The World Health Organisation (WHO) has called for vigilance against the deadly Zika virus in spite of a decline in cases of the virus infection that has been reported in some countries.
WHO made the call in a fresh guidance issued on the virus that has been linked to birth defects and neurological complications.
The new WHO data also lists countries where the Aedes aegypti mosquito is present, but where there is no sign of the Zika virus.
The insect is considered to be the main transmitter of the disease, which has been identified in more than 80 countries to date.
As such, WHO said that overall, the global risk assessment has not changed and “the Zika virus continues to spread geographically to areas where competent vectors are present.
“The current data add some 70 countries to the list of those considered to be ‘at-risk’.
“These are countries where there’s no sign of the virus, but where the Aedes aegypti mosquito is present; it is considered to be the main carrier of the virus”.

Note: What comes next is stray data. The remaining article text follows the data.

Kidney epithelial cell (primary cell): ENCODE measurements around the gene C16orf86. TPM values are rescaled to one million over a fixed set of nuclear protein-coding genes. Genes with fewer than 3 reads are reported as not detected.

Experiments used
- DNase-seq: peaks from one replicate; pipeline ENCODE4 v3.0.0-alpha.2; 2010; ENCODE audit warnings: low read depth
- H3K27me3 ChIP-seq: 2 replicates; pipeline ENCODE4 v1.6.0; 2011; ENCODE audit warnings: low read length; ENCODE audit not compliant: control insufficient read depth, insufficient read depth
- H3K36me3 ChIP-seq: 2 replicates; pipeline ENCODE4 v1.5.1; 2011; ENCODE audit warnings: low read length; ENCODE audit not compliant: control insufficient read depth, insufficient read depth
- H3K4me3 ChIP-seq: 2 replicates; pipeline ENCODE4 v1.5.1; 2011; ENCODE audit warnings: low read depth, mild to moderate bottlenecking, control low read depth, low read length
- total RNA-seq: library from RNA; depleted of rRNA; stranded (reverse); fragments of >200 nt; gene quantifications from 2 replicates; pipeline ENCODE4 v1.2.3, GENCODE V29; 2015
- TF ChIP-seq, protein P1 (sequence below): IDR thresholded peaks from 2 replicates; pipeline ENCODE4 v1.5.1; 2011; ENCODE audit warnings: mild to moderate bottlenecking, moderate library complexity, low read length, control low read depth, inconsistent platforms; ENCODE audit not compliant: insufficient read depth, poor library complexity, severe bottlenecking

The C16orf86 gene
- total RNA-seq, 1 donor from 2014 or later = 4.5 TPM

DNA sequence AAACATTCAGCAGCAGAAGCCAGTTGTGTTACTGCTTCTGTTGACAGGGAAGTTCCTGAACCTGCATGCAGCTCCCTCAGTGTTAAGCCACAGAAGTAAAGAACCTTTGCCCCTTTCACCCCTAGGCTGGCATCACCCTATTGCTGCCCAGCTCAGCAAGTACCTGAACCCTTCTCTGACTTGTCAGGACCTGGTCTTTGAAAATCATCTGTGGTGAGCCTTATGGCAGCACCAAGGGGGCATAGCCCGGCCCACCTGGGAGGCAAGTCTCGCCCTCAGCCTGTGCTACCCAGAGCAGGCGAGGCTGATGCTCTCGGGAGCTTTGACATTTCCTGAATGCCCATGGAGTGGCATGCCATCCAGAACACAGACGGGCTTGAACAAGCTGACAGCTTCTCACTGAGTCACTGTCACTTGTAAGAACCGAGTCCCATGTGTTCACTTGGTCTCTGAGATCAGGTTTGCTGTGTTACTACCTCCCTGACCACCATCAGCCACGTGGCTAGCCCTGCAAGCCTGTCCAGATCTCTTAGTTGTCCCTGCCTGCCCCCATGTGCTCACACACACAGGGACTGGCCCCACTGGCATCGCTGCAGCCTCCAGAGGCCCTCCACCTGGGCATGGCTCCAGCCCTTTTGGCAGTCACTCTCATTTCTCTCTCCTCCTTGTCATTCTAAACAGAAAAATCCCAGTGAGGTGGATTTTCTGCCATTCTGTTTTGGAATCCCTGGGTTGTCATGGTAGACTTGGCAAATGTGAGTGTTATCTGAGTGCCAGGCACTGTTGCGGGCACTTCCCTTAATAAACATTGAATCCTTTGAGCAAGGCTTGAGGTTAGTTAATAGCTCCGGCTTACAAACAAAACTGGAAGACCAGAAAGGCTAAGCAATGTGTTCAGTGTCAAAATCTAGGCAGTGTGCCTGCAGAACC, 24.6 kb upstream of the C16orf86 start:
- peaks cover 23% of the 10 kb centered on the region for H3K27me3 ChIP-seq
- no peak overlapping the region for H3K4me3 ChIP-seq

The WHO Technical Officer, Ms Monika Gehner said: “The new guidance helps us because now we can assess risks more precisely.
“Now, even if you do not have Zika virus transmission, but if you have the Aedes aegypti mosquito, you are at risk of Zika virus transmission”.
Gehner stressed that amid surging global travel, “a traveller who is infected with Zika virus may go to an area in a country and in fact mosquitos that are established there.
“And a mosquito can then transmit to other people and so on, so you have a cycle of transmission”.
She said the aim of this new WHO guidance is not to spread alarm but create awareness.
According to her, it is also a call to governments to do more to prevent the spread of Zika.
“This requires greater surveillance of mosquito populations and research into suspected Zika infections, as well as better diagnostic techniques and updated health advice to at-risk communities and travellers.”